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Title: Perceptions of learning and education in later life : prevailing discourse and informing narratives
Author: Blair, S. E. E.
Awarding Body: University of Edinburgh
Current Institution: University of Edinburgh
Date of Award: 2005
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Abstract:
Lifelong learning raises expectations of a process that will endure over the life course. Economic and social benefits are believed to accrue for both the individual and society as a result. Older people constitute the fastest growing population in Scotland but acquiring knowledge and skills for employment may not be their priority. However, they have an investment in the social purposes of learning and education. Also, people who are aged fifty plus have learning and educational trajectories which may either encourage or dissuade them from engaging with learning opportunities in later life. Research questions providing impetus for this work revolved around the impact of lifelong learning policy and meanings of learning and education for people in later life. The aim of this study was to explore the individual and collective perceptions of a small group of older people about the nature, purpose and meaning of learning and education. A review of selected literature about the learning society, lifelong learning and associated social benefits revealed a hegemonic discourse of invisibility concerning older people. But a separate and parallel discourse of emancipation was evident within educational gerontology. Amongst the perceived benefits of learning in later life was increased participation in society and links with health. This interpretative, dialogical study used critical hermeneutics to explore and locate participants’ perceptions and meanings of learning and education against a background of historical and contextual social relations. Methods used included focus groups and in-depth topic centred narrative interviews, alongside a process of constant reflexivity. A purposeful sample of nine participants was involved for the duration of one year. Thematic analysis of findings from the focus groups produced collective themes of “exclusion”, “taking stock” and “moving on”. Similar analysis of interview transcripts plus Labovian analysis of selected narrative sequences revealed issues concerning identity with strong adherence to the values of lifelong learning. Dissonance was evident between political and personal narratives.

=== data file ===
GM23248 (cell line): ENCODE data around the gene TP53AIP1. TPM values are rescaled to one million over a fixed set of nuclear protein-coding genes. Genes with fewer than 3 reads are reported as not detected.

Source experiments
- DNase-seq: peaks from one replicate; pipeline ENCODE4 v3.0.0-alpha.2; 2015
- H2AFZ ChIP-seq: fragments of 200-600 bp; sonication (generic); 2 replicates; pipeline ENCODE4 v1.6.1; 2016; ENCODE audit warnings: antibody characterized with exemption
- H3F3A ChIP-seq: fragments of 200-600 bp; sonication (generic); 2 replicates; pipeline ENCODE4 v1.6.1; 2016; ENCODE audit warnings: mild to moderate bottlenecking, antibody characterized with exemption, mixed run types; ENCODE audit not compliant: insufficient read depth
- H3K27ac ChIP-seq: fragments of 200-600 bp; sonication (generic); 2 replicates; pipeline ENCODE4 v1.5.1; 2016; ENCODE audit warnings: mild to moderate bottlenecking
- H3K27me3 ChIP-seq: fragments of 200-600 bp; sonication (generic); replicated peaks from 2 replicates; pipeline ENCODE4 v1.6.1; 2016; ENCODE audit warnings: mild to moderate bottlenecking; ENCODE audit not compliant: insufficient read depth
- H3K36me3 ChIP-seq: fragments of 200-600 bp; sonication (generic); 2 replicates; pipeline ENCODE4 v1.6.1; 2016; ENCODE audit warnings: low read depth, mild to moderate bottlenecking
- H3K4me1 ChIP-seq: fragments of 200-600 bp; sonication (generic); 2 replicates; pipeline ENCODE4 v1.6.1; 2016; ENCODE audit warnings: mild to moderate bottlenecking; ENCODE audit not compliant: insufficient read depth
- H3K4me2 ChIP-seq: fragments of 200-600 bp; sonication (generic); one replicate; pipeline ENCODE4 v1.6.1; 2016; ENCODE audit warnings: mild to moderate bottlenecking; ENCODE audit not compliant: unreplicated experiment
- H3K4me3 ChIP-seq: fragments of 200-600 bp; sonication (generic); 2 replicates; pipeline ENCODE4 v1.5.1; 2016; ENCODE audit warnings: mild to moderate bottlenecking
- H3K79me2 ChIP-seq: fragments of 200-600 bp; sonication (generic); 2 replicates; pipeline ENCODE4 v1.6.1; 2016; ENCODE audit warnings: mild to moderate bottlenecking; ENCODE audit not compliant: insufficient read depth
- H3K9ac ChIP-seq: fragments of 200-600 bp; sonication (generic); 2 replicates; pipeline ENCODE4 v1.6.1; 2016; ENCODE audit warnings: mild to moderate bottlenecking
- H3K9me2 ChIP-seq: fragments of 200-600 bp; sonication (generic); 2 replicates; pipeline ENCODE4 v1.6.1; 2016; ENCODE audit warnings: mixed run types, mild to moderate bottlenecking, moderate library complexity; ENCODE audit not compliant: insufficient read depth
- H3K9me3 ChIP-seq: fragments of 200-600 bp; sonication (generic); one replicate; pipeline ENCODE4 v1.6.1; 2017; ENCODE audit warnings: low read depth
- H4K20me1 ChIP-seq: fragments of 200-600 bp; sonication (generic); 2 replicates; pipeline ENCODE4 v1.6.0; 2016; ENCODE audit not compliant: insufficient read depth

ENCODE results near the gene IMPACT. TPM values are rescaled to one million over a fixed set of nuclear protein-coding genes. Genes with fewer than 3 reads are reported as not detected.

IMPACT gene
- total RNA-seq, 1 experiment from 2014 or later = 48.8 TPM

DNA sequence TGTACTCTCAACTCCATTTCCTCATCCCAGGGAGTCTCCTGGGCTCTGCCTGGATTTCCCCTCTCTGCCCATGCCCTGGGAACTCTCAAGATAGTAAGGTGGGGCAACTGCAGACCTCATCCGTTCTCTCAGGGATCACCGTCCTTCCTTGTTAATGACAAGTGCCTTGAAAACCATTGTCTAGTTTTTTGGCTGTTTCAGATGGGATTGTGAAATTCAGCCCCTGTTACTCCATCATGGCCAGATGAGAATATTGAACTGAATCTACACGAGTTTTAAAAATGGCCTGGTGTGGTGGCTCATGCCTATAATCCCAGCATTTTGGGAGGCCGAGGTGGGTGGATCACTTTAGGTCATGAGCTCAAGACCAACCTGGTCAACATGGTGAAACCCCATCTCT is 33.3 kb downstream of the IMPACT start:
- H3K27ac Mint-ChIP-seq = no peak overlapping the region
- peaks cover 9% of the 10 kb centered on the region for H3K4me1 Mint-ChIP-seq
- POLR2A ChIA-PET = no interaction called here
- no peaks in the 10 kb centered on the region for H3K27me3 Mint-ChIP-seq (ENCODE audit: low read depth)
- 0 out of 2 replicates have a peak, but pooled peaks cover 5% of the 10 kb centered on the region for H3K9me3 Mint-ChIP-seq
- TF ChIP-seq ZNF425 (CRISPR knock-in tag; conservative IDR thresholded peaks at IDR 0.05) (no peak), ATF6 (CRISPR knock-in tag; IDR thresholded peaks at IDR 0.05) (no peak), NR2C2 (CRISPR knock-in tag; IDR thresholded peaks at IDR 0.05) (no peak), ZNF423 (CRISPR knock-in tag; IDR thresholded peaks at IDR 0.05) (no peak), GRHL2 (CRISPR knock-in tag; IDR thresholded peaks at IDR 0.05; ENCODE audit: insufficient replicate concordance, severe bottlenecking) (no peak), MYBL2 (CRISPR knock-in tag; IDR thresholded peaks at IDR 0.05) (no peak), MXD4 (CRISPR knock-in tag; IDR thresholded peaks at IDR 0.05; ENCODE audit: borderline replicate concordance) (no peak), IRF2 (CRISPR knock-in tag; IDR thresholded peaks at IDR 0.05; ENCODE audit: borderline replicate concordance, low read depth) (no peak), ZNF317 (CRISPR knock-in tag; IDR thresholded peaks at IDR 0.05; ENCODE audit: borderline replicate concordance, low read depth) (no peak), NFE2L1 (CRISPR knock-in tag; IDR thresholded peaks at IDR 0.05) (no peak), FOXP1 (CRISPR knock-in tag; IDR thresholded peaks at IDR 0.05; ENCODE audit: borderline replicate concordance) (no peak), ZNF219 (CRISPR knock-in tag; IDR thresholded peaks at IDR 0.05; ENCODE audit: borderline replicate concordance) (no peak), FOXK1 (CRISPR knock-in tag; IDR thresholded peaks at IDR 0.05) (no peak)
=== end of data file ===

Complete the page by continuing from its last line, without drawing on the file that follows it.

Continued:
Supervisor: Not available Sponsor: Not available
Qualification Name: Thesis (Ed.D.) Qualification Level: Doctoral
EThOS ID: uk.bl.ethos.641704  DOI: Not available
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